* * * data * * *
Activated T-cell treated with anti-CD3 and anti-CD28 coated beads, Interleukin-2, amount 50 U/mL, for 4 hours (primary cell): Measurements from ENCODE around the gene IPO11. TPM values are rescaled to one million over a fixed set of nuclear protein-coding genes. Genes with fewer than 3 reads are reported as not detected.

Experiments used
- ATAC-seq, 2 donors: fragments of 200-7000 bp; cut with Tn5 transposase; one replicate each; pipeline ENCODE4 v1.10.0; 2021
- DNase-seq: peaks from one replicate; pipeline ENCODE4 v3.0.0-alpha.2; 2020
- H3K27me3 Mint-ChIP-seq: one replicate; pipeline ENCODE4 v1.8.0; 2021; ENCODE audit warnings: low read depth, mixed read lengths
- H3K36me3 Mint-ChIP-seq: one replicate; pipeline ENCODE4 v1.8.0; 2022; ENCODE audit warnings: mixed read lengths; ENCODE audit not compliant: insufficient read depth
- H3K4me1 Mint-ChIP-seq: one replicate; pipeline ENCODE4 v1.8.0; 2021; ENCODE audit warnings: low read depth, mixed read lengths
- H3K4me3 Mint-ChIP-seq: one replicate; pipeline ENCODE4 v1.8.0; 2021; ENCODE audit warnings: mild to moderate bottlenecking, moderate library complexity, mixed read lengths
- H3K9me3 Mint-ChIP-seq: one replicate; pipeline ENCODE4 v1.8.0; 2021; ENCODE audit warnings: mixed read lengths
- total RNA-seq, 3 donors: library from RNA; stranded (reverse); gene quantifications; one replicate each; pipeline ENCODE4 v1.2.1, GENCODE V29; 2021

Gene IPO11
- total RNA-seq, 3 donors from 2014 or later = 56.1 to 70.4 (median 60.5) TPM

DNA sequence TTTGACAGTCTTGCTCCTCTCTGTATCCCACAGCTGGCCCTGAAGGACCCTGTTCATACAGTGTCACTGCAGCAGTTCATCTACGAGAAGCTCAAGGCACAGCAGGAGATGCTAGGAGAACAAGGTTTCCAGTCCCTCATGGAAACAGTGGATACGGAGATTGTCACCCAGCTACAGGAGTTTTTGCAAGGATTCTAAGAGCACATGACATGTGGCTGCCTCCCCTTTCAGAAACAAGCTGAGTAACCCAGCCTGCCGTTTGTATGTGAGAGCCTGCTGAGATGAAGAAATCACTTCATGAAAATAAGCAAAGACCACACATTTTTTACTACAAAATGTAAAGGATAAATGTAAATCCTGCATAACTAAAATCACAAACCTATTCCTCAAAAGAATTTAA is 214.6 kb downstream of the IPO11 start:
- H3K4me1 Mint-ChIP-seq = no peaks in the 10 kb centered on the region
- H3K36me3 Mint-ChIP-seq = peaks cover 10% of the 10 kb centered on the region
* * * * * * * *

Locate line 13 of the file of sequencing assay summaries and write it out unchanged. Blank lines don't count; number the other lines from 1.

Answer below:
DNA sequence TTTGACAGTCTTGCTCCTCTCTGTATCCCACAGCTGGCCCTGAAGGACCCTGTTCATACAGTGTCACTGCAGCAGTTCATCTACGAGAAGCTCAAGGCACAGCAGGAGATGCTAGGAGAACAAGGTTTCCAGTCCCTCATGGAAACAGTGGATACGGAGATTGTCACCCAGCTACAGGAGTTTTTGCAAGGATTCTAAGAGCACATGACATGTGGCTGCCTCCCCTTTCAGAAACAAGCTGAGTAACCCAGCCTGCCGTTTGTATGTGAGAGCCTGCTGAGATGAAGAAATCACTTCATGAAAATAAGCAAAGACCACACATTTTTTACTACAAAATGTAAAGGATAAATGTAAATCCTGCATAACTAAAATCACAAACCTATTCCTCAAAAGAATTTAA is 214.6 kb downstream of the IPO11 start: